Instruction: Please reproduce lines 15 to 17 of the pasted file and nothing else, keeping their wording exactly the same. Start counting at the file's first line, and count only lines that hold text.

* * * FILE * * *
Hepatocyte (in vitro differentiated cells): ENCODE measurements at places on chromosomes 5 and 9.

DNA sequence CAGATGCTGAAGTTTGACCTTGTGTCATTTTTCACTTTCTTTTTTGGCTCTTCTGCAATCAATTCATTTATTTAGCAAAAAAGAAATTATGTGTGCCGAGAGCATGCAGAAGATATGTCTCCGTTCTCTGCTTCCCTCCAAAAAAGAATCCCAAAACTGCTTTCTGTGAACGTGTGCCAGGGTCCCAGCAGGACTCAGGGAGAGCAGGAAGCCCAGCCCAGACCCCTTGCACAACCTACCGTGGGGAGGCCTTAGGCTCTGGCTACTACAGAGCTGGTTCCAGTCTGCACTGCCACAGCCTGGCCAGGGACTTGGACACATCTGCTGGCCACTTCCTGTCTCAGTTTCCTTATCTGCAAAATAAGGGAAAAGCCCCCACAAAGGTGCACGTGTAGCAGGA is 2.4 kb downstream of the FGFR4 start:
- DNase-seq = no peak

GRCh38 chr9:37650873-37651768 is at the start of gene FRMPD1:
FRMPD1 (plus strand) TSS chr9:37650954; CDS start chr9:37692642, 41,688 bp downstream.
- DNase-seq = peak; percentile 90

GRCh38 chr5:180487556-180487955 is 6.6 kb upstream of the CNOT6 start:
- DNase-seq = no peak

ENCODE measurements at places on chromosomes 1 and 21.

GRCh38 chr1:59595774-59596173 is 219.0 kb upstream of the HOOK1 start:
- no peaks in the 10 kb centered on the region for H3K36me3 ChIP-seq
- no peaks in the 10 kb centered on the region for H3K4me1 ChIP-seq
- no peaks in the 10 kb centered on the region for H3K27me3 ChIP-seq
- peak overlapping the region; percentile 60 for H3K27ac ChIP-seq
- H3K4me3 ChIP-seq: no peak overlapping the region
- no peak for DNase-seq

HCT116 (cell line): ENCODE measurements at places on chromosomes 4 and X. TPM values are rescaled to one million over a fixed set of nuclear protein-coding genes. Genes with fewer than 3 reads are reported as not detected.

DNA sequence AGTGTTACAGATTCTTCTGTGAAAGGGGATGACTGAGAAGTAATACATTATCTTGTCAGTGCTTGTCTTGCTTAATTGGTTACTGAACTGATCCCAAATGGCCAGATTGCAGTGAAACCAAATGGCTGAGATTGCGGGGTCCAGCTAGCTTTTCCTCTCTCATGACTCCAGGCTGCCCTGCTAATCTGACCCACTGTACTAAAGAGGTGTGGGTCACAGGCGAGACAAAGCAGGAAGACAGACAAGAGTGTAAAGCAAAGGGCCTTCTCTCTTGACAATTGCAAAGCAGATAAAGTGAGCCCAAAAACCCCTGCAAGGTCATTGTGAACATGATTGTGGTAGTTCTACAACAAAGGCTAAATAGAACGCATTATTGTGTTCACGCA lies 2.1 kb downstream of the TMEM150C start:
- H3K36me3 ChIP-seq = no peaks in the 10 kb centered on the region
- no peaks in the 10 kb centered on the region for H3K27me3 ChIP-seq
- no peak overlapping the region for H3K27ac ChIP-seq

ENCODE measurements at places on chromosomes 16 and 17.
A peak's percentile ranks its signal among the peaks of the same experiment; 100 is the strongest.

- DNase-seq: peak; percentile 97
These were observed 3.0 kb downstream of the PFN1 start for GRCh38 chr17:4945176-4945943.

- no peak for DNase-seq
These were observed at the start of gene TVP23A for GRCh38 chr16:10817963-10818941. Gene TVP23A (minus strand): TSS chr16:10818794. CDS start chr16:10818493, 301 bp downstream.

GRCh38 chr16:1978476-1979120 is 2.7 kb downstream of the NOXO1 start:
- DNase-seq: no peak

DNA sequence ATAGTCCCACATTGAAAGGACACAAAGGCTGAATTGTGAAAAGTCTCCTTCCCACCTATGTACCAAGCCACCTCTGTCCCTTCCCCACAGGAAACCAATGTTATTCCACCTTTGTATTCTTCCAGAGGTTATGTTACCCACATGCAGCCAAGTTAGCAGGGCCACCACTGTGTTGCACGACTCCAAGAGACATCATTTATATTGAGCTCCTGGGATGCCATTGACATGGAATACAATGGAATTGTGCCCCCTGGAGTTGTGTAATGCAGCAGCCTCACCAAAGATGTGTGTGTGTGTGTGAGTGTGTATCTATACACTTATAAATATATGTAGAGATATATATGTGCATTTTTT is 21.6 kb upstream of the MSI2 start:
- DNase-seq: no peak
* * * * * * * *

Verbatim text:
- H3K4me3 ChIP-seq: no peak overlapping the region
- no peak for DNase-seq

HCT116 (cell line): ENCODE measurements at places on chromosomes 4 and X. TPM values are rescaled to one million over a fixed set of nuclear protein-coding genes. Genes with fewer than 3 reads are reported as not detected.